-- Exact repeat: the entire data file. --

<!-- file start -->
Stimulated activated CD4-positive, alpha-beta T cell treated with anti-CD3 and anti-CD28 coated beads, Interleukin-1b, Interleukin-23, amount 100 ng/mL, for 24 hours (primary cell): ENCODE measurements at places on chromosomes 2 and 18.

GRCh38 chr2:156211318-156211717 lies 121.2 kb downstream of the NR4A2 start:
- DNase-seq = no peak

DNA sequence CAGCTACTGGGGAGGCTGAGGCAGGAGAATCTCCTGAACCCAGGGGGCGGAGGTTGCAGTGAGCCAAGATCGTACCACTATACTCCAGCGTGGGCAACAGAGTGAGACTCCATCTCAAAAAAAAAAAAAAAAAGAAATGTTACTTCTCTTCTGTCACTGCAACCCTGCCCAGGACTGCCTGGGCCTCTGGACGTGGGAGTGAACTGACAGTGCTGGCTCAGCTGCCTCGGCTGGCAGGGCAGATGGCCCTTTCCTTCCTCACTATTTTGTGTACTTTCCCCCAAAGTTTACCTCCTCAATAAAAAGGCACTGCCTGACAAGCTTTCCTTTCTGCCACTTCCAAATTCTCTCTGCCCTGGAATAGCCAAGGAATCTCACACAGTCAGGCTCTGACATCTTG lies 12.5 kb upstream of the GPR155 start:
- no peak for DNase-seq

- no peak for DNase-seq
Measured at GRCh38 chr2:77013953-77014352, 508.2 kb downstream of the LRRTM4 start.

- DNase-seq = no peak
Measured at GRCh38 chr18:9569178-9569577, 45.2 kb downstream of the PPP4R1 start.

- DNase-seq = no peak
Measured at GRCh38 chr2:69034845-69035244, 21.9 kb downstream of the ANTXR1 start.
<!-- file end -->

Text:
Stimulated activated CD4-positive, alpha-beta T cell treated with anti-CD3 and anti-CD28 coated beads, Interleukin-1b, Interleukin-23, amount 100 ng/mL, for 24 hours (primary cell): ENCODE measurements at places on chromosomes 2 and 18.

GRCh38 chr2:156211318-156211717 lies 121.2 kb downstream of the NR4A2 start:
- DNase-seq = no peak

DNA sequence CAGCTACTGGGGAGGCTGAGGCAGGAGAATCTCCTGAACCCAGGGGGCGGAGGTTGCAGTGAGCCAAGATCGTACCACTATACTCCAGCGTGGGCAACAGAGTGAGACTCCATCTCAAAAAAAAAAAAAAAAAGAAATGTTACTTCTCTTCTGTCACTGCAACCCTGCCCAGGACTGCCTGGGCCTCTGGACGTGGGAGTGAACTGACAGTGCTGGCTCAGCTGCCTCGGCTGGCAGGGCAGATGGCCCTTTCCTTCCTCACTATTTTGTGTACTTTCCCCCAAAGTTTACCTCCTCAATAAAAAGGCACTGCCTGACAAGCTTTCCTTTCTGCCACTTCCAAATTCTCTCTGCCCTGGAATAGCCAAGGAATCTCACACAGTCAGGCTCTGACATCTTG lies 12.5 kb upstream of the GPR155 start:
- no peak for DNase-seq

- no peak for DNase-seq
Measured at GRCh38 chr2:77013953-77014352, 508.2 kb downstream of the LRRTM4 start.

- DNase-seq = no peak
Measured at GRCh38 chr18:9569178-9569577, 45.2 kb downstream of the PPP4R1 start.

- DNase-seq = no peak
Measured at GRCh38 chr2:69034845-69035244, 21.9 kb downstream of the ANTXR1 start.